Employment rebounded in March with the economy adding 196,000 jobs, up sharply from only 33,000 jobs added in February (revised up from +20,000 jobs), according to the Bureau of Labor Statistics (BLS) monthly Employment Situation data. The unemployment rate held steady at 3.8 percent overall and at 2.7 percent for those ages 55 and older.
The overall labor force participation rate was down slightly from 63.2 percent to 63 percent and also edged down for the 55+ from 40.4 percent to 40.1 percent. Employment among the 55+ age group declined to 36.9 million in March, but at 1 million, the number of 55+ who were unemployed was virtually unchanged from the previous month. Meanwhile, long-term unemployment rose for both those ages 16 to 54 and those ages 55+.
Spotlight: Older Workers and Long-term Unemployment
Jobseekers ages 55 and older are more likely to experience long-term unemployment compared with younger job seekers, and the consequences can be life altering. The BLS defines the long-term unemployed as individuals who have been looking for work about seven months or more. In March, 28.4 percent of job seekers ages 55+ were long-term unemployed compared with 20.4 percent of those ages 16 to 54.
Following the Great Recession of 2007–2009, levels of long-term unemployment climbed to a record high of 45.1 percent in the second quarter of 2010. Older workers were among the hardest hit during and after the recession, with many experiencing extreme long-term unemployment. Long-term unemployment increases the risk that a jobseeker will drop out of the labor market altogether. Older displaced workers are less likely to be reemployed compared with their younger counterparts and are more likely to exit the workforce entirely.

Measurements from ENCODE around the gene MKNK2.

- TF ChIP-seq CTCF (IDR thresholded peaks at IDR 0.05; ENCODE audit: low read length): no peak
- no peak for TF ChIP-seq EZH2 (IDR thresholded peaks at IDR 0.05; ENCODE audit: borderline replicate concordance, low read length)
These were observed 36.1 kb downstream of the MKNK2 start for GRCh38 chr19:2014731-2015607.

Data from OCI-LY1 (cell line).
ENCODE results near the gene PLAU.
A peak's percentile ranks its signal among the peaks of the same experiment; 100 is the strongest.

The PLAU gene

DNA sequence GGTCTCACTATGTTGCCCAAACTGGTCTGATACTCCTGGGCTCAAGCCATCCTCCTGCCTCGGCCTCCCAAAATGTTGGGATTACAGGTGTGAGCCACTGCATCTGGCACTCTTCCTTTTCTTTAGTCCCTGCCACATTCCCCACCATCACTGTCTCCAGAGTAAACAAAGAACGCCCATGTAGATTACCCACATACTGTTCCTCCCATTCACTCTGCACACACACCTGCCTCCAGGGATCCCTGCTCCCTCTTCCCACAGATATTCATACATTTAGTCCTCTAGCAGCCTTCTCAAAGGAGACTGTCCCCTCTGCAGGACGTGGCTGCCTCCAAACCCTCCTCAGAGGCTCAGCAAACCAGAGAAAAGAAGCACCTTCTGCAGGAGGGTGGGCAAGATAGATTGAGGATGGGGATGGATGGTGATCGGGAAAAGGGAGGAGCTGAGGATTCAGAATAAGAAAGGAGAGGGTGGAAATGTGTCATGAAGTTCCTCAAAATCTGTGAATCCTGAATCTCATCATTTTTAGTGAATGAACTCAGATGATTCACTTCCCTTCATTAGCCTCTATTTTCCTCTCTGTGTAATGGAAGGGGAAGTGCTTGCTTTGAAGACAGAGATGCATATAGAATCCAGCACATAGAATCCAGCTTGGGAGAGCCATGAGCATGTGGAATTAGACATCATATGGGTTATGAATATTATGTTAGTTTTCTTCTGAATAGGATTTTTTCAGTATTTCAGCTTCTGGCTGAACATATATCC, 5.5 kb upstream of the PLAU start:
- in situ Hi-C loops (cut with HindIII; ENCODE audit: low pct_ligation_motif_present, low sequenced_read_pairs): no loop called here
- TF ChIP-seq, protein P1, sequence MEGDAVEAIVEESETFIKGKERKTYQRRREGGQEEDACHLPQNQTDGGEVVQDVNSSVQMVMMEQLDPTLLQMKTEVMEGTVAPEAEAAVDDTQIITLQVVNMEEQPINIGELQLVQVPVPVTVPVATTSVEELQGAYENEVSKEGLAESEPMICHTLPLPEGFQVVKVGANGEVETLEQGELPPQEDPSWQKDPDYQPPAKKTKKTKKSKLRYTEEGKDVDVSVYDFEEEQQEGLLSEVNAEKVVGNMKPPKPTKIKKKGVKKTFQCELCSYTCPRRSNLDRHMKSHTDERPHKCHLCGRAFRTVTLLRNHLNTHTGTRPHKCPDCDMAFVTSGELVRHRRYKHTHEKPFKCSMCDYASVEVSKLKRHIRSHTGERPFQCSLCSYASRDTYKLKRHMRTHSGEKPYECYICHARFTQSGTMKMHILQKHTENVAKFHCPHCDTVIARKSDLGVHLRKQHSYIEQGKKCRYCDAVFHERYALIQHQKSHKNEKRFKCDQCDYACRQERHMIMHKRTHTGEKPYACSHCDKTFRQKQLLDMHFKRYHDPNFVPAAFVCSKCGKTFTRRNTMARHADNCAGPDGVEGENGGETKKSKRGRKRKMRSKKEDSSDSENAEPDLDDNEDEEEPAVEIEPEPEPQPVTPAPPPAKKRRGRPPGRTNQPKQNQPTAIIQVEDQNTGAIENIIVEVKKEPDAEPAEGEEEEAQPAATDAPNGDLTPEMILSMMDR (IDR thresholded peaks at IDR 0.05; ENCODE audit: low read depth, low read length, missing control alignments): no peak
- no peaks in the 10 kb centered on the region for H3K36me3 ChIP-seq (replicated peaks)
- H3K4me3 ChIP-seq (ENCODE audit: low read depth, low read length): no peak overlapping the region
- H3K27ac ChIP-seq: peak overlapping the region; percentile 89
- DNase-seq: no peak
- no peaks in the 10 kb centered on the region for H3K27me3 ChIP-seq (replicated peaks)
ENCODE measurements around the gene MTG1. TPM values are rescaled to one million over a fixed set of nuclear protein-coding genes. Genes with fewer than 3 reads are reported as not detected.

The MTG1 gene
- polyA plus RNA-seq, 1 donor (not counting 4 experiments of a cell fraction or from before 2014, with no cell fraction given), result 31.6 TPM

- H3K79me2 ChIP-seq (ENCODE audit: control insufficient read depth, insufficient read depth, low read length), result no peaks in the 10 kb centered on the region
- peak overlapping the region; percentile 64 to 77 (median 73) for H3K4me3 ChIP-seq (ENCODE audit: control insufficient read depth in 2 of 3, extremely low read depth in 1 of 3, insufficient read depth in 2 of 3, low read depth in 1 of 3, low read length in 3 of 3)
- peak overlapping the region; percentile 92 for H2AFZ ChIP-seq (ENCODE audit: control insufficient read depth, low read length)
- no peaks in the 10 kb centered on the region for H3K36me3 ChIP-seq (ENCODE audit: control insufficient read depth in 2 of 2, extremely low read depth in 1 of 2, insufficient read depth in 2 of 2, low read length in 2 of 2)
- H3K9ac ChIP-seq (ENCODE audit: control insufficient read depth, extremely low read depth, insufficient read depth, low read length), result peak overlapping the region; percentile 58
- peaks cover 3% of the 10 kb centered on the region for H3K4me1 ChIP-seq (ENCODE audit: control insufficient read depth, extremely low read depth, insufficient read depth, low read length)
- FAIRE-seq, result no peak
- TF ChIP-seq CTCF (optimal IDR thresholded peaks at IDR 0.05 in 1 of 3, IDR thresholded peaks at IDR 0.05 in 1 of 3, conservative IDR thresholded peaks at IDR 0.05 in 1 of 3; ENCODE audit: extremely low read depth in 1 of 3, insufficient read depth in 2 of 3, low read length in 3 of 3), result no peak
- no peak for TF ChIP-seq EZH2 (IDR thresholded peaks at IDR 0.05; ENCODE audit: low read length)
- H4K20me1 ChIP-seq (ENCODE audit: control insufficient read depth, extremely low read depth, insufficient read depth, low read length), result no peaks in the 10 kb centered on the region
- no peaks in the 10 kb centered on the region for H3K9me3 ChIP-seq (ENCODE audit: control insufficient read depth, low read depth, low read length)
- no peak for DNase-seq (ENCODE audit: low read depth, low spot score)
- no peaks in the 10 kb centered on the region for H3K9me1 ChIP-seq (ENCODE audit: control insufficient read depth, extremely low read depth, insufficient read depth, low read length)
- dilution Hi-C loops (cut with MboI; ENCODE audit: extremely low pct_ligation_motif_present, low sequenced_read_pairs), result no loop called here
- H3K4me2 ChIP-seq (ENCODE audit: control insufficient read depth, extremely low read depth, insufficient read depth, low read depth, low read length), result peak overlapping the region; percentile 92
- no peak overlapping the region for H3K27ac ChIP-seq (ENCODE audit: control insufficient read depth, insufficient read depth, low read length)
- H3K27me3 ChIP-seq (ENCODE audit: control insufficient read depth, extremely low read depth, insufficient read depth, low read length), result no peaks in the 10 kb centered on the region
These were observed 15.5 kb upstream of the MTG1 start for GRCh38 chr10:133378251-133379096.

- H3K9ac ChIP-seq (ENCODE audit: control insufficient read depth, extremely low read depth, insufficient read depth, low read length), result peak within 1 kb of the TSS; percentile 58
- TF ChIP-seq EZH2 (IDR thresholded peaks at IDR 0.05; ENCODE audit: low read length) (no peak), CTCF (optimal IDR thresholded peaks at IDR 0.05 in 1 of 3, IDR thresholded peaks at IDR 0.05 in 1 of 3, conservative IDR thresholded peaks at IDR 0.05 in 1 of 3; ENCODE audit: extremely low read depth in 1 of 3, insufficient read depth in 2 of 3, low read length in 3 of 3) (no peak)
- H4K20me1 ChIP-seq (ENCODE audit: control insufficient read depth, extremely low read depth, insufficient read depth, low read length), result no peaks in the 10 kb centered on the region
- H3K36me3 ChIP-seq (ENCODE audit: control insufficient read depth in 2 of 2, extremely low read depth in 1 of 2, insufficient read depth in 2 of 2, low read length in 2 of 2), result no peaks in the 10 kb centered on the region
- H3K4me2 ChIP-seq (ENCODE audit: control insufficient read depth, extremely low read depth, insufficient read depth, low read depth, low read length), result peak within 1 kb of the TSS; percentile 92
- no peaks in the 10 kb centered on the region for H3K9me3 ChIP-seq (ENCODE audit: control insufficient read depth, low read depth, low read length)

Research also shows that people in their late fifties to early sixties who experience unemployment during a recession confront a range of related long-term negative effects. They are less likely to have health insurance coverage and use health care services. Even more disturbing, this same population showed an increase in mortality rates over the longer term.
Even among those who eventually find work, long-term unemployment often has a significant and lasting financial impact. An AARP study of people ages 45 to 70, conducted after the Great Recession, found that about 59 percent of the reemployed who had previously been jobless six months or more were earning less in their current jobs compared with 41 percent of those who had been unemployed for a shorter period. For individuals and their families, this loss of income can reverberate across the subsequent years in the form of lower overall savings, delayed or abandoned education plans, and decreased retirement investments.
Find more details on the latest employment data in the March Employment Data Digest, PPI’s monthly review of job trends for those ages 55 and over. For more data to drive policy solutions, go to data explorer page, and for information on skills, jobs, and occupations for the 50+, visit the labor shortages page.
Jen Schramm is a senior strategic policy advisor at the AARP Public Policy Institute. Her areas of expertise include employment trends, policy challenges and opportunities related to workers and jobseekers ages 50 and above, and skills and credentialing for mid- and late-career workers.